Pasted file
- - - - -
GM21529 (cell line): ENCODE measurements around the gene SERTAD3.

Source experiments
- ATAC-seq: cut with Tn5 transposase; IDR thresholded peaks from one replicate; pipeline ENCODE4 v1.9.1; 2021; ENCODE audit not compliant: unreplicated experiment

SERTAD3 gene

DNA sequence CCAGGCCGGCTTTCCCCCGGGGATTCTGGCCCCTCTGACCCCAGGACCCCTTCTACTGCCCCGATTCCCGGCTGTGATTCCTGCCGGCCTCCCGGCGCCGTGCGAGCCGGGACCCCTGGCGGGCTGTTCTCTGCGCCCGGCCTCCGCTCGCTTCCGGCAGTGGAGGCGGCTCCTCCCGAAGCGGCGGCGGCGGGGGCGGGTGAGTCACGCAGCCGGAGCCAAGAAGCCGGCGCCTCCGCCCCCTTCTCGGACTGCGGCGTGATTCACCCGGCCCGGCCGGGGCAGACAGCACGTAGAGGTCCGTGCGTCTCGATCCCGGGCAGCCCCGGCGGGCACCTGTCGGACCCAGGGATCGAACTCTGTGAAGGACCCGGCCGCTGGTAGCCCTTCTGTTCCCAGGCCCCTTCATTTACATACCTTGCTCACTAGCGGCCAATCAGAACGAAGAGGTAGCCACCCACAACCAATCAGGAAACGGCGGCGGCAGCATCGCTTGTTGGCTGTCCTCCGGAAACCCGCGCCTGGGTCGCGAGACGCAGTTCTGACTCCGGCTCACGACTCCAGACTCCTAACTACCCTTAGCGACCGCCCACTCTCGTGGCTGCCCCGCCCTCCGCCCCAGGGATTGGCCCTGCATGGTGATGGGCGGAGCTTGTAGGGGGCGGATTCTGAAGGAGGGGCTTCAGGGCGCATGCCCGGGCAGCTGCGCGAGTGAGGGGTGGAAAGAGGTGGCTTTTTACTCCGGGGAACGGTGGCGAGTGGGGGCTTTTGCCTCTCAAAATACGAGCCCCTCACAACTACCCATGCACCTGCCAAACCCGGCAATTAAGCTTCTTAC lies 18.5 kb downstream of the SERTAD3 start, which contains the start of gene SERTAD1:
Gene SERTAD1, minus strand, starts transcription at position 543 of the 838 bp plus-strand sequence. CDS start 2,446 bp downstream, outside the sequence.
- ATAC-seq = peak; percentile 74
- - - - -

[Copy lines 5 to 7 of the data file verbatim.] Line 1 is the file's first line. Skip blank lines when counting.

DNA sequence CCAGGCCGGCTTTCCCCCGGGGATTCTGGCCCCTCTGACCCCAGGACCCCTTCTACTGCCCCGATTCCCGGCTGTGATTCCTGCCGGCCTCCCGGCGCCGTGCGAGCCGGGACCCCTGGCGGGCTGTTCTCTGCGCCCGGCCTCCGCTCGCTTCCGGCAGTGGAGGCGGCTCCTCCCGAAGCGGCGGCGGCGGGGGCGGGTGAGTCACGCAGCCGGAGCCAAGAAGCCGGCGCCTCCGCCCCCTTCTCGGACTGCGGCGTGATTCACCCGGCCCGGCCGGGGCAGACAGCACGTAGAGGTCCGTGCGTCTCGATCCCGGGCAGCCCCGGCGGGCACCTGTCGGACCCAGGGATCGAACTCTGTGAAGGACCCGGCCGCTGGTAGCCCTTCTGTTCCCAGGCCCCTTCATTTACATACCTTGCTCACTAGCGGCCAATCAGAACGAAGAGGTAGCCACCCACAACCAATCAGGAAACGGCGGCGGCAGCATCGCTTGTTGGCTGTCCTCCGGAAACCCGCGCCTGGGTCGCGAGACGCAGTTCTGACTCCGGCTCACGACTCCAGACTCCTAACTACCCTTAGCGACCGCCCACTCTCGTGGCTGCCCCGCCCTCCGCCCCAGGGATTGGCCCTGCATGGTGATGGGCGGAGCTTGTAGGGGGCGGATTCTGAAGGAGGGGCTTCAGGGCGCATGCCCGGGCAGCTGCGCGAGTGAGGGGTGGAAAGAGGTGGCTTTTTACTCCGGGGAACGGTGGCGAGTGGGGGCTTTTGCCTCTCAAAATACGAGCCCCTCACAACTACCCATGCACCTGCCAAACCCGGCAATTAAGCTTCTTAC lies 18.5 kb downstream of the SERTAD3 start, which contains the start of gene SERTAD1:
Gene SERTAD1, minus strand, starts transcription at position 543 of the 838 bp plus-strand sequence. CDS start 2,446 bp downstream, outside the sequence.
- ATAC-seq = peak; percentile 74